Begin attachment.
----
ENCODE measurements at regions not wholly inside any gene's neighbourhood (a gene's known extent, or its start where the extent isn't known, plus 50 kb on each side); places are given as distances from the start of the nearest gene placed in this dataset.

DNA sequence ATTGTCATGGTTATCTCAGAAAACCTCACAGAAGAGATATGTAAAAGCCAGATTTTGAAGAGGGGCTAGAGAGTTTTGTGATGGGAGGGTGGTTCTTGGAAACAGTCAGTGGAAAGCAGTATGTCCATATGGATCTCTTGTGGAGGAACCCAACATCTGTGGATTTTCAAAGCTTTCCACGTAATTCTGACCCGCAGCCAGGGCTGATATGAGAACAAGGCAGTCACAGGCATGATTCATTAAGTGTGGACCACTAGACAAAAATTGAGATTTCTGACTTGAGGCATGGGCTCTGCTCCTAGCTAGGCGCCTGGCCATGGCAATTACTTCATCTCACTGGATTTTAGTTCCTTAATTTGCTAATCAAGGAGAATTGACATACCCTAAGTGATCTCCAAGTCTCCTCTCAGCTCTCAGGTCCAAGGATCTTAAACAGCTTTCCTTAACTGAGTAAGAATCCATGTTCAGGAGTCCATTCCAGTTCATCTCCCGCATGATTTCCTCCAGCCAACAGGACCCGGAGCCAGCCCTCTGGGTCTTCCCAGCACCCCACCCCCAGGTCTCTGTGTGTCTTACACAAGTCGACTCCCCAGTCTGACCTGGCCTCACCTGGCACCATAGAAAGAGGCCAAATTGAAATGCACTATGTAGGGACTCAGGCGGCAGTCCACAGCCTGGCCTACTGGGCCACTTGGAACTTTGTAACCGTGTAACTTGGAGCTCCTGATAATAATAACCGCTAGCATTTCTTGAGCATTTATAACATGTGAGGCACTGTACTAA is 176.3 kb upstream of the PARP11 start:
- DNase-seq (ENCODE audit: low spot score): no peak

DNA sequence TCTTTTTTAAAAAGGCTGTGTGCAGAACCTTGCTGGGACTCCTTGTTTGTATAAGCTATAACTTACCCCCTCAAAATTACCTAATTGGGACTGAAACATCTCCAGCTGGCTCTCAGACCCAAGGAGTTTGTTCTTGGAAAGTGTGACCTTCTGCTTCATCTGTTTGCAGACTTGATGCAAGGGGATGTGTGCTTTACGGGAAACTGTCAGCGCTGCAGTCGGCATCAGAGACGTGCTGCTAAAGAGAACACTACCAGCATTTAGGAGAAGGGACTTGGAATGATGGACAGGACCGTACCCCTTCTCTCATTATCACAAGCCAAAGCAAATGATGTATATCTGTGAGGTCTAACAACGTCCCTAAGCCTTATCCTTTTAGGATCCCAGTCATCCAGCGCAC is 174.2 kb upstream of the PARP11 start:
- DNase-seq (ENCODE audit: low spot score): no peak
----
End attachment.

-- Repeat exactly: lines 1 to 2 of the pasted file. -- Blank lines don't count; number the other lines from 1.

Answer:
ENCODE measurements at regions not wholly inside any gene's neighbourhood (a gene's known extent, or its start where the extent isn't known, plus 50 kb on each side); places are given as distances from the start of the nearest gene placed in this dataset.

DNA sequence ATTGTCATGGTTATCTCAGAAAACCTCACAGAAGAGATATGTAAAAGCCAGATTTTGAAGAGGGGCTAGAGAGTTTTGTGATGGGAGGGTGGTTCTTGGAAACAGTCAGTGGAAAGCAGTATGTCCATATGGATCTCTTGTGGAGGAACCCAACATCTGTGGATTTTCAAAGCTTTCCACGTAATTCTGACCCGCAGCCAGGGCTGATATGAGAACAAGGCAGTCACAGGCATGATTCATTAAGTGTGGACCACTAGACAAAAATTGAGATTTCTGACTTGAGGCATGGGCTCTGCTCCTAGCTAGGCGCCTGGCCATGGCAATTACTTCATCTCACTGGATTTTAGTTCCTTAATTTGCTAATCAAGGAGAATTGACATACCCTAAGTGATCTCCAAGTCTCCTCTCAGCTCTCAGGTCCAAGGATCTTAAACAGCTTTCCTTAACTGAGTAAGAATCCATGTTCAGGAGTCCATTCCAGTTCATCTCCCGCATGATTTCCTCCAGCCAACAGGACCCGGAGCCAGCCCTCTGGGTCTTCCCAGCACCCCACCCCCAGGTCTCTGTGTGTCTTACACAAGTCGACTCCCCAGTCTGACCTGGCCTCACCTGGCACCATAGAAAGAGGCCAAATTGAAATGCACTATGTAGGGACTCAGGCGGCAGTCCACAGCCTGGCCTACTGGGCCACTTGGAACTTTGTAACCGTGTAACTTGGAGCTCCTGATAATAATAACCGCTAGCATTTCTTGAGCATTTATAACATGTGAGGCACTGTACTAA is 176.3 kb upstream of the PARP11 start: